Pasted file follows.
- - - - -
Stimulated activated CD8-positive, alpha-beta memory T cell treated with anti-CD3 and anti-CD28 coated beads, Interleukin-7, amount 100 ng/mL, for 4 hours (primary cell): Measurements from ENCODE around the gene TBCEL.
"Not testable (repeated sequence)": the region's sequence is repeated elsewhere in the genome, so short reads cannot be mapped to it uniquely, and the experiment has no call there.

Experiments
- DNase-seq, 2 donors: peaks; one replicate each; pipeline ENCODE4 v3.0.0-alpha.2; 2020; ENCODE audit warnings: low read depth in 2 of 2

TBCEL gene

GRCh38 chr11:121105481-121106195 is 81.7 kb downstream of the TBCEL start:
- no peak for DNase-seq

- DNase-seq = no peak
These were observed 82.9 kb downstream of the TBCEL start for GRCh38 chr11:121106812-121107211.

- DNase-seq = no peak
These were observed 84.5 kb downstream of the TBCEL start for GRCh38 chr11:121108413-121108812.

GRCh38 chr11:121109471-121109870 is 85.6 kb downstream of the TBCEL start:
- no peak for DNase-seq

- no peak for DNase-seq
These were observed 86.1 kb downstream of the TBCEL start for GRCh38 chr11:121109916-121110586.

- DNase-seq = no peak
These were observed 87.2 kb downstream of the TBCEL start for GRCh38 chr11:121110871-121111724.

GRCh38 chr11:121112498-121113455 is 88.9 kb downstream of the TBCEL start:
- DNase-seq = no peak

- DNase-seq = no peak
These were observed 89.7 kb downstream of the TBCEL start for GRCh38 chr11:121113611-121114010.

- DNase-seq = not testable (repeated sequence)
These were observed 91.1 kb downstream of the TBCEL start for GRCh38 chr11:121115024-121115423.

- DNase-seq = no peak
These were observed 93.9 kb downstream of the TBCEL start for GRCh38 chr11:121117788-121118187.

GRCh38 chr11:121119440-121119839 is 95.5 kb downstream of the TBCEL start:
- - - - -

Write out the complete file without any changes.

Stimulated activated CD8-positive, alpha-beta memory T cell treated with anti-CD3 and anti-CD28 coated beads, Interleukin-7, amount 100 ng/mL, for 4 hours (primary cell): Measurements from ENCODE around the gene TBCEL.
"Not testable (repeated sequence)": the region's sequence is repeated elsewhere in the genome, so short reads cannot be mapped to it uniquely, and the experiment has no call there.

Experiments
- DNase-seq, 2 donors: peaks; one replicate each; pipeline ENCODE4 v3.0.0-alpha.2; 2020; ENCODE audit warnings: low read depth in 2 of 2

TBCEL gene

GRCh38 chr11:121105481-121106195 is 81.7 kb downstream of the TBCEL start:
- no peak for DNase-seq

- DNase-seq = no peak
These were observed 82.9 kb downstream of the TBCEL start for GRCh38 chr11:121106812-121107211.

- DNase-seq = no peak
These were observed 84.5 kb downstream of the TBCEL start for GRCh38 chr11:121108413-121108812.

GRCh38 chr11:121109471-121109870 is 85.6 kb downstream of the TBCEL start:
- no peak for DNase-seq

- no peak for DNase-seq
These were observed 86.1 kb downstream of the TBCEL start for GRCh38 chr11:121109916-121110586.

- DNase-seq = no peak
These were observed 87.2 kb downstream of the TBCEL start for GRCh38 chr11:121110871-121111724.

GRCh38 chr11:121112498-121113455 is 88.9 kb downstream of the TBCEL start:
- DNase-seq = no peak

- DNase-seq = no peak
These were observed 89.7 kb downstream of the TBCEL start for GRCh38 chr11:121113611-121114010.

- DNase-seq = not testable (repeated sequence)
These were observed 91.1 kb downstream of the TBCEL start for GRCh38 chr11:121115024-121115423.

- DNase-seq = no peak
These were observed 93.9 kb downstream of the TBCEL start for GRCh38 chr11:121117788-121118187.

GRCh38 chr11:121119440-121119839 is 95.5 kb downstream of the TBCEL start: